Negative attitude, for that matter, is perhaps more contagious that positive attitude. It’s why one negative coworker can ruin the mood of the entire team the minute they walk in the door. Positive attitude has to be on purpose.
One of Sam’s most frequent reminders to ETE’s leadership is “fish stink from the head.” What Sam means is that the worst smelling part of a dead fish is its head. But what Sam really means is that most problems within a company can be traced back to its leadership.
Here’s the hard part: ask yourself, “Does my center manager meet those expectations? Do they have what I need them to have in order to represent my brand and conduct business in a way that makes me proud?”
I realize that I’ve cared more about what fuel I put in my car than what fuel I put in my head. Bad mistake. What you feed your mind is the single most important element of your success – or failure.
Books change everything. They contain the answers to questions you’ve been asking yourself for years. They contain new ideas, old truths, and growth opportunities – all for less than the cost of a crappy movie at your local theater.
Most salespeople do not follow up. Most salespeople have lousy closing ratios. Don’t be like most salespeople.
The reason why the people of Good Eggs did such a good job at earning my loyalty is because of how they made me feel (and to my referrals: seriously, go to Good Eggs any time you’re near Door County, Wisconsin)
I’ve been standing in line for 30 minutes or so by the time I realize I may not get to eat breakfast today. I’m in line for, what I’ve been told, is the most amazing breakfast burrito on the planet. Apparently it’s no secret, because Good Eggs is packed. Imagine a Qdoba or Chipotle but instead of meat, these guys make eggs, potatoes, and vegetables and wrap them up in a giant tortilla. There are three things on the menu: basic, standard and deluxe wrap. And there are 100 people in line to order them at the counter.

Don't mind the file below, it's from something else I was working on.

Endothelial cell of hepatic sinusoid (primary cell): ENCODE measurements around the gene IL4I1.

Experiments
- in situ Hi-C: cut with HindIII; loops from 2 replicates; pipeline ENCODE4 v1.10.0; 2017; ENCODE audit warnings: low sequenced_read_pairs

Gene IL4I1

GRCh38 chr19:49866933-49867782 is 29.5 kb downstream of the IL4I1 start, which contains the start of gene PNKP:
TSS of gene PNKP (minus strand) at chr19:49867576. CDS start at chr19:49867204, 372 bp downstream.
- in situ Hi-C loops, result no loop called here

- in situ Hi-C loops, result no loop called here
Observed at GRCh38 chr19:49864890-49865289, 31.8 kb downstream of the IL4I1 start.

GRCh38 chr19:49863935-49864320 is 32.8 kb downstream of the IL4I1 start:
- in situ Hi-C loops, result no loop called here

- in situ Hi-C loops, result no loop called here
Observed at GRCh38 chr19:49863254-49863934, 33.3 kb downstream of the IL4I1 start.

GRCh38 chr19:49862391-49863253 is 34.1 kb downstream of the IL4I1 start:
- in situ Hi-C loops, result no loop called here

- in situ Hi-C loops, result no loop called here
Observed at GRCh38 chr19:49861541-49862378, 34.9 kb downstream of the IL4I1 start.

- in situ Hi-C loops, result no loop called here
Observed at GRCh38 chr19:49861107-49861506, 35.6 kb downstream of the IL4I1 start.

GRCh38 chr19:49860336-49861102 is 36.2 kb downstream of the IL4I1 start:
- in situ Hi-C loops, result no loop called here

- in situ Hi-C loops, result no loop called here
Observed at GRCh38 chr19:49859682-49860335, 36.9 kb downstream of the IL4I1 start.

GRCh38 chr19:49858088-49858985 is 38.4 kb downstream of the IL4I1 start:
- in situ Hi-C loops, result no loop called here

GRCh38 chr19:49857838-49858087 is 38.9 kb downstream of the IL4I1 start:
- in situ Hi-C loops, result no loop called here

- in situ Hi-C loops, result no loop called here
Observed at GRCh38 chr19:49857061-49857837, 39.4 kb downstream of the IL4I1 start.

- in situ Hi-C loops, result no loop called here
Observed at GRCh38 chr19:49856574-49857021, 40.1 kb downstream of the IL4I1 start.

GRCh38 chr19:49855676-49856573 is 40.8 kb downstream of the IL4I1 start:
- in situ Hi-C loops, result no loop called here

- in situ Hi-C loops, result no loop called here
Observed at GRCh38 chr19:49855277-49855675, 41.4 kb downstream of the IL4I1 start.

Every time you answer the phone, you have an opportunity and a choice.
The opportunity: Somebody is calling you because they need or want something.
The choice: You can give them information or you can give them a reason to buy from you.
Before you answer that next call, think “What’s my goal?” Hint: If your goal is to give them prompt, courteous information, you’re only a fraction of the way there.
This is article is part of a series of reader submissions, questions, and topic suggestions. I like answering your emails because they are real world and they may relate to your job, your life and your sales efforts. If you have more questions, my inbox is open.
I recently flew from Milwaukee to Minneapolis and then on to Fargo, ND. Each time I landed, I felt my iPhone vibrating in my pocket, indicating that I had received a new voicemail, email or text message. When I pulled out my phone in Minneapolis, I had 17 new emails, 2 voicemails and 3 text messages. That flight was only about 90 minutes. I had a 45-minute layover, so I did my best to return calls and emails, but I didn’t get to them all.
Small talk is meaningless yapping about nothing at all. Small talk is safe, but it accomplishes nothing of value. It’s a restatement of the obvious. Small talk is for small sales.